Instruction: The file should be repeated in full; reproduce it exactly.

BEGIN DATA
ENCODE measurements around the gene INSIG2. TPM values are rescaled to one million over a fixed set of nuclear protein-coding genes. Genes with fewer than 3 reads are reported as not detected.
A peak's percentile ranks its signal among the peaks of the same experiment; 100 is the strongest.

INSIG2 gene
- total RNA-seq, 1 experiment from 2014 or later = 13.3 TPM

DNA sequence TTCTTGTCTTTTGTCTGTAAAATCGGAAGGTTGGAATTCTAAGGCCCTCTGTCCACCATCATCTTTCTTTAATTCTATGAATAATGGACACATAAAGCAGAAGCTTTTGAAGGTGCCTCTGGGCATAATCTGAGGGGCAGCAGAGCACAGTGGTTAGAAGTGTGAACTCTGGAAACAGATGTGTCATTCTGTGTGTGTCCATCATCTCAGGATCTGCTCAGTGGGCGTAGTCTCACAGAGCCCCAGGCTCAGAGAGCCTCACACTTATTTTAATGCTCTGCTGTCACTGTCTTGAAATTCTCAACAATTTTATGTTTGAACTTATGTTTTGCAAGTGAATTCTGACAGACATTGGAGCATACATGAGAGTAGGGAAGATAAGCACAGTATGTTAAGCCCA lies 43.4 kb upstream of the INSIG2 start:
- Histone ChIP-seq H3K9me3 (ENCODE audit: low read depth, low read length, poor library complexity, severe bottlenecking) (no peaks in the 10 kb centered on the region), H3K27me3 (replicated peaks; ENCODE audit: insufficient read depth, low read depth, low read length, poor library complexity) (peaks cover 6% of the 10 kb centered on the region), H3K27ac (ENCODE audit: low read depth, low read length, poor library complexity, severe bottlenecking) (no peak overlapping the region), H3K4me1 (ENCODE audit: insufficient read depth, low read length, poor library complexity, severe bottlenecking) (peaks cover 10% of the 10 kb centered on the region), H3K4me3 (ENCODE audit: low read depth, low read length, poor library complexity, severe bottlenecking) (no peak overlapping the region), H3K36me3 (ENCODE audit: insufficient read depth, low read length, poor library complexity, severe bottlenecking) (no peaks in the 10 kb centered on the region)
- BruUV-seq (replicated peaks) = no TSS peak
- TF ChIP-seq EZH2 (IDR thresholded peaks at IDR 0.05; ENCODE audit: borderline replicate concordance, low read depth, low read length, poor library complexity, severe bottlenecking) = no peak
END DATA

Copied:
ENCODE measurements around the gene INSIG2. TPM values are rescaled to one million over a fixed set of nuclear protein-coding genes. Genes with fewer than 3 reads are reported as not detected.
A peak's percentile ranks its signal among the peaks of the same experiment; 100 is the strongest.

INSIG2 gene
- total RNA-seq, 1 experiment from 2014 or later = 13.3 TPM

DNA sequence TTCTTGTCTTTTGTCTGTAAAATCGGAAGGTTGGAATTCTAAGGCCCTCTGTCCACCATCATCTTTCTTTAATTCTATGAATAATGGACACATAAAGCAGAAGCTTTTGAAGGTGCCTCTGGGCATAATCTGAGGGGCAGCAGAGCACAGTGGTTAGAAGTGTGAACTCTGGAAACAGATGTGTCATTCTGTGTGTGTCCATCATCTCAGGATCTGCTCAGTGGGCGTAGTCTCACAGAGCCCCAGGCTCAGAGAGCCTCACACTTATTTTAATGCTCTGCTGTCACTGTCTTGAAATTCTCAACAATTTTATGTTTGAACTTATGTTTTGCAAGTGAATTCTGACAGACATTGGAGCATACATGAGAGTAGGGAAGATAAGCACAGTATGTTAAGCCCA lies 43.4 kb upstream of the INSIG2 start:
- Histone ChIP-seq H3K9me3 (ENCODE audit: low read depth, low read length, poor library complexity, severe bottlenecking) (no peaks in the 10 kb centered on the region), H3K27me3 (replicated peaks; ENCODE audit: insufficient read depth, low read depth, low read length, poor library complexity) (peaks cover 6% of the 10 kb centered on the region), H3K27ac (ENCODE audit: low read depth, low read length, poor library complexity, severe bottlenecking) (no peak overlapping the region), H3K4me1 (ENCODE audit: insufficient read depth, low read length, poor library complexity, severe bottlenecking) (peaks cover 10% of the 10 kb centered on the region), H3K4me3 (ENCODE audit: low read depth, low read length, poor library complexity, severe bottlenecking) (no peak overlapping the region), H3K36me3 (ENCODE audit: insufficient read depth, low read length, poor library complexity, severe bottlenecking) (no peaks in the 10 kb centered on the region)
- BruUV-seq (replicated peaks) = no TSS peak
- TF ChIP-seq EZH2 (IDR thresholded peaks at IDR 0.05; ENCODE audit: borderline replicate concordance, low read depth, low read length, poor library complexity, severe bottlenecking) = no peak